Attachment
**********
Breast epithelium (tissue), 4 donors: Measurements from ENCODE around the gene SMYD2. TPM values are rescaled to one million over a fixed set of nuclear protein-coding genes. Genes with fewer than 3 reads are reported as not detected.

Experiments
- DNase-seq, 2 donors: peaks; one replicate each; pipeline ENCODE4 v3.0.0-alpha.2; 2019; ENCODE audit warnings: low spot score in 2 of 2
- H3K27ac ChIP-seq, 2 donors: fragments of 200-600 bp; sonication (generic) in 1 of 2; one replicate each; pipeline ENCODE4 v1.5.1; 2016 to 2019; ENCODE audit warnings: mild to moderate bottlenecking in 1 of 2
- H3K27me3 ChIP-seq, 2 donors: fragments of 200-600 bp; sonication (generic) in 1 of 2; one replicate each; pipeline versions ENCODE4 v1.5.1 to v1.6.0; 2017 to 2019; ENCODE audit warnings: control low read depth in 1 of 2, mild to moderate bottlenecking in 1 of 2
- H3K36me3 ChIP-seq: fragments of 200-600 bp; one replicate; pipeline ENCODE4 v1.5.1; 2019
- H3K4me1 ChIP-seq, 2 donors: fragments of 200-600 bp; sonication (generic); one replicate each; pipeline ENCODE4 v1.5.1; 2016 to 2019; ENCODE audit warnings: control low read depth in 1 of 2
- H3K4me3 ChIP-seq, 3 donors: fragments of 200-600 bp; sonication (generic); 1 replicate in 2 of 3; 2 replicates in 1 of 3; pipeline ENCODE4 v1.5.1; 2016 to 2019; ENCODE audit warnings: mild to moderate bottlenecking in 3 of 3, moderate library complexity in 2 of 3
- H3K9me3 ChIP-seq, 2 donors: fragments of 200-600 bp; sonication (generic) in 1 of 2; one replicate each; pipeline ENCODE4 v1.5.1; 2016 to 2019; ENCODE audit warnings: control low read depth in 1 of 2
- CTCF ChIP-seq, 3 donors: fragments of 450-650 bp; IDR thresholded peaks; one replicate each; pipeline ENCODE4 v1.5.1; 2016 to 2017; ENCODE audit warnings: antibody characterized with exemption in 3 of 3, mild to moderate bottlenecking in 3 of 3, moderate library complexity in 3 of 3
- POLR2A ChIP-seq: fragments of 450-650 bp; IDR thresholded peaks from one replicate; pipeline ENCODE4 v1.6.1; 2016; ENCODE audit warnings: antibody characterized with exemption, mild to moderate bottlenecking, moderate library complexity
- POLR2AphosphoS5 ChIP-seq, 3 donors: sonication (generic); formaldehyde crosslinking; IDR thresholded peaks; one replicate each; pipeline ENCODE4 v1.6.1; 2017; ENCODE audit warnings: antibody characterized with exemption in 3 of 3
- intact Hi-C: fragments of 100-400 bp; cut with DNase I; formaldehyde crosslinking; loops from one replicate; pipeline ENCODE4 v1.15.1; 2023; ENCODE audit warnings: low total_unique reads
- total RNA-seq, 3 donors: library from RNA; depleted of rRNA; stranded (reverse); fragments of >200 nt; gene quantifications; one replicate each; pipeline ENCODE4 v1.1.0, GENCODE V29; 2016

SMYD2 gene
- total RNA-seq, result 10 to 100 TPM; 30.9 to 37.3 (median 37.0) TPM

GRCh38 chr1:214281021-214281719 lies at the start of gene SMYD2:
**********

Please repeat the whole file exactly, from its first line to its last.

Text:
Breast epithelium (tissue), 4 donors: Measurements from ENCODE around the gene SMYD2. TPM values are rescaled to one million over a fixed set of nuclear protein-coding genes. Genes with fewer than 3 reads are reported as not detected.

Experiments
- DNase-seq, 2 donors: peaks; one replicate each; pipeline ENCODE4 v3.0.0-alpha.2; 2019; ENCODE audit warnings: low spot score in 2 of 2
- H3K27ac ChIP-seq, 2 donors: fragments of 200-600 bp; sonication (generic) in 1 of 2; one replicate each; pipeline ENCODE4 v1.5.1; 2016 to 2019; ENCODE audit warnings: mild to moderate bottlenecking in 1 of 2
- H3K27me3 ChIP-seq, 2 donors: fragments of 200-600 bp; sonication (generic) in 1 of 2; one replicate each; pipeline versions ENCODE4 v1.5.1 to v1.6.0; 2017 to 2019; ENCODE audit warnings: control low read depth in 1 of 2, mild to moderate bottlenecking in 1 of 2
- H3K36me3 ChIP-seq: fragments of 200-600 bp; one replicate; pipeline ENCODE4 v1.5.1; 2019
- H3K4me1 ChIP-seq, 2 donors: fragments of 200-600 bp; sonication (generic); one replicate each; pipeline ENCODE4 v1.5.1; 2016 to 2019; ENCODE audit warnings: control low read depth in 1 of 2
- H3K4me3 ChIP-seq, 3 donors: fragments of 200-600 bp; sonication (generic); 1 replicate in 2 of 3; 2 replicates in 1 of 3; pipeline ENCODE4 v1.5.1; 2016 to 2019; ENCODE audit warnings: mild to moderate bottlenecking in 3 of 3, moderate library complexity in 2 of 3
- H3K9me3 ChIP-seq, 2 donors: fragments of 200-600 bp; sonication (generic) in 1 of 2; one replicate each; pipeline ENCODE4 v1.5.1; 2016 to 2019; ENCODE audit warnings: control low read depth in 1 of 2
- CTCF ChIP-seq, 3 donors: fragments of 450-650 bp; IDR thresholded peaks; one replicate each; pipeline ENCODE4 v1.5.1; 2016 to 2017; ENCODE audit warnings: antibody characterized with exemption in 3 of 3, mild to moderate bottlenecking in 3 of 3, moderate library complexity in 3 of 3
- POLR2A ChIP-seq: fragments of 450-650 bp; IDR thresholded peaks from one replicate; pipeline ENCODE4 v1.6.1; 2016; ENCODE audit warnings: antibody characterized with exemption, mild to moderate bottlenecking, moderate library complexity
- POLR2AphosphoS5 ChIP-seq, 3 donors: sonication (generic); formaldehyde crosslinking; IDR thresholded peaks; one replicate each; pipeline ENCODE4 v1.6.1; 2017; ENCODE audit warnings: antibody characterized with exemption in 3 of 3
- intact Hi-C: fragments of 100-400 bp; cut with DNase I; formaldehyde crosslinking; loops from one replicate; pipeline ENCODE4 v1.15.1; 2023; ENCODE audit warnings: low total_unique reads
- total RNA-seq, 3 donors: library from RNA; depleted of rRNA; stranded (reverse); fragments of >200 nt; gene quantifications; one replicate each; pipeline ENCODE4 v1.1.0, GENCODE V29; 2016

SMYD2 gene
- total RNA-seq, result 10 to 100 TPM; 30.9 to 37.3 (median 37.0) TPM

GRCh38 chr1:214281021-214281719 lies at the start of gene SMYD2: